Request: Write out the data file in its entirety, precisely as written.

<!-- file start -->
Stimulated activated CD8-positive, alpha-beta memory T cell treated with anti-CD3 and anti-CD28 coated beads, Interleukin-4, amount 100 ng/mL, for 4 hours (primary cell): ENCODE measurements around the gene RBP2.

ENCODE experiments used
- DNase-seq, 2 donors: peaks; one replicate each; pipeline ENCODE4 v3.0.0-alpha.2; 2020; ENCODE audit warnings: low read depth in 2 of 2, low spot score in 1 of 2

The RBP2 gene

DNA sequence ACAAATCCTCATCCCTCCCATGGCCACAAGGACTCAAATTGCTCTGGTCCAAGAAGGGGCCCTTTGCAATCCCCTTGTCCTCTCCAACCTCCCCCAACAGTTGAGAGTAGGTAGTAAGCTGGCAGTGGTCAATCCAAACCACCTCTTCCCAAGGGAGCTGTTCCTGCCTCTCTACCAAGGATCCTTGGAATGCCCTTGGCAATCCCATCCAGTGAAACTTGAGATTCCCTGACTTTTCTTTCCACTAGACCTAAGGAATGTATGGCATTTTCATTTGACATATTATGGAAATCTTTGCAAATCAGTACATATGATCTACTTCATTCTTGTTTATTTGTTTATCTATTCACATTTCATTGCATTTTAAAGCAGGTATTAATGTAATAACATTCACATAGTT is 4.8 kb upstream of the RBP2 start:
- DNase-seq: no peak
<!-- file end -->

Stimulated activated CD8-positive, alpha-beta memory T cell treated with anti-CD3 and anti-CD28 coated beads, Interleukin-4, amount 100 ng/mL, for 4 hours (primary cell): ENCODE measurements around the gene RBP2.

ENCODE experiments used
- DNase-seq, 2 donors: peaks; one replicate each; pipeline ENCODE4 v3.0.0-alpha.2; 2020; ENCODE audit warnings: low read depth in 2 of 2, low spot score in 1 of 2

The RBP2 gene

DNA sequence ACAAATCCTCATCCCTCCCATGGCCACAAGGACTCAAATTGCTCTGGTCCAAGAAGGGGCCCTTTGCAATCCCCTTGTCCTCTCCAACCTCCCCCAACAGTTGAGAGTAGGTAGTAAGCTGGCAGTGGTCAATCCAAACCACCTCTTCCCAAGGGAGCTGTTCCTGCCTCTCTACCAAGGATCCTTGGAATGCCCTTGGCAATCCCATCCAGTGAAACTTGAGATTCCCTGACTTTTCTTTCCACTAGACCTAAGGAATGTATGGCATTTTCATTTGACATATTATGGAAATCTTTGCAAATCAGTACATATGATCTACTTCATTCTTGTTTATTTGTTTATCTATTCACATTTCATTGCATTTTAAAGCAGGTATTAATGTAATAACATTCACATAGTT is 4.8 kb upstream of the RBP2 start:
- DNase-seq: no peak